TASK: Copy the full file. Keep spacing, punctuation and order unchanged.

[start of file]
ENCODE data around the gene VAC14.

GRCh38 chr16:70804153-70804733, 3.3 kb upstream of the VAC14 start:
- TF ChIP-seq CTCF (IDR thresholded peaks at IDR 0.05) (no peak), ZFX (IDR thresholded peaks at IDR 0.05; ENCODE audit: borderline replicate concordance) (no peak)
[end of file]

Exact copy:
ENCODE data around the gene VAC14.

GRCh38 chr16:70804153-70804733, 3.3 kb upstream of the VAC14 start:
- TF ChIP-seq CTCF (IDR thresholded peaks at IDR 0.05) (no peak), ZFX (IDR thresholded peaks at IDR 0.05; ENCODE audit: borderline replicate concordance) (no peak)